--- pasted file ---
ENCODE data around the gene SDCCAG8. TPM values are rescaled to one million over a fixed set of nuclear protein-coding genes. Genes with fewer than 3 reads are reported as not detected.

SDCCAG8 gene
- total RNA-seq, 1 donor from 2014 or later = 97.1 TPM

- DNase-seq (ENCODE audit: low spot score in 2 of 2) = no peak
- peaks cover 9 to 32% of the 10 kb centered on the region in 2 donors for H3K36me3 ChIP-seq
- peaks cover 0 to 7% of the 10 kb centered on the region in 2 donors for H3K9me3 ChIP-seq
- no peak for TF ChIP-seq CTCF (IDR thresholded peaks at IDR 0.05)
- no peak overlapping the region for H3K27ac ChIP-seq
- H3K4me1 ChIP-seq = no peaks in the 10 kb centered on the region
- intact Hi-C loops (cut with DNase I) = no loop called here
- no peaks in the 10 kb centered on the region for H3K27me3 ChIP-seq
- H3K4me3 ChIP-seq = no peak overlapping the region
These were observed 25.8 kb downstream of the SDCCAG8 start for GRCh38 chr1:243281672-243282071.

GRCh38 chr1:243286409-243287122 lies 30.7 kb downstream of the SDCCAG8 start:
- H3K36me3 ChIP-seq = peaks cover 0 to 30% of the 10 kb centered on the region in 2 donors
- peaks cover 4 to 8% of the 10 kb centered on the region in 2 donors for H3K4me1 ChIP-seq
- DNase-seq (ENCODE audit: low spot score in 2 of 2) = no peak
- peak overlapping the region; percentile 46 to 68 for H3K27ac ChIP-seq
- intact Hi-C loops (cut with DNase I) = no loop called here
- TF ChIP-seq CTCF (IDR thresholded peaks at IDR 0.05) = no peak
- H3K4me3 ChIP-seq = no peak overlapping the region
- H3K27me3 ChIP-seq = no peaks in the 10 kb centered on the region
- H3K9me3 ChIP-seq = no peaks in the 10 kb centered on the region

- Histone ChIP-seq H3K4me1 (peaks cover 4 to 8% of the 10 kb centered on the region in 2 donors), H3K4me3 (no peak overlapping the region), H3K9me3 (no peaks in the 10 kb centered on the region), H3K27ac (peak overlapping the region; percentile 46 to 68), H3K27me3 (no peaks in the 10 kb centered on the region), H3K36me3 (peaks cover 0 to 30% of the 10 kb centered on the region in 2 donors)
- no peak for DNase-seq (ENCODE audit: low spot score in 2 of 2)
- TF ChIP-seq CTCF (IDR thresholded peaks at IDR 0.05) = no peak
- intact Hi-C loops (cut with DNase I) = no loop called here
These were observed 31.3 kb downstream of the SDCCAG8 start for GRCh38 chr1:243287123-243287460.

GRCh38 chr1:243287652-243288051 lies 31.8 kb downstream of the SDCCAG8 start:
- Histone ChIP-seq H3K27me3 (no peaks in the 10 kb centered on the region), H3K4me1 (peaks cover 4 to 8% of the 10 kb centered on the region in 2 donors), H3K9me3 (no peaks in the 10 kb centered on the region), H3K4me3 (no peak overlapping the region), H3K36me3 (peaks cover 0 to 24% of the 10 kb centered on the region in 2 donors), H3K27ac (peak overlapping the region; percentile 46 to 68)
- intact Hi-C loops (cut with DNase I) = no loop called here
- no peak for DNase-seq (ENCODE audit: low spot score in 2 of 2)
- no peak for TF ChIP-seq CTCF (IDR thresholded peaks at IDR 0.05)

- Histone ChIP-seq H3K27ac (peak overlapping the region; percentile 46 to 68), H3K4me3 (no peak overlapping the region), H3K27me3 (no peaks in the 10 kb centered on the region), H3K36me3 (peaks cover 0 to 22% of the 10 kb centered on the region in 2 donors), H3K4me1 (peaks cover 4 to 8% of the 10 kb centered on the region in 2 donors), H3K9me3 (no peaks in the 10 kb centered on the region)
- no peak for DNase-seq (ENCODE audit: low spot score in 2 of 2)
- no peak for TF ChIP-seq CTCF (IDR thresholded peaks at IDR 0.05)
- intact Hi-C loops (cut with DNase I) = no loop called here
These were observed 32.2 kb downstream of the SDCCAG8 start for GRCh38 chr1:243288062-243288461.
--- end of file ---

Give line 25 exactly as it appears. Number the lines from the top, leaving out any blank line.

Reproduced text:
- no peak for DNase-seq (ENCODE audit: low spot score in 2 of 2)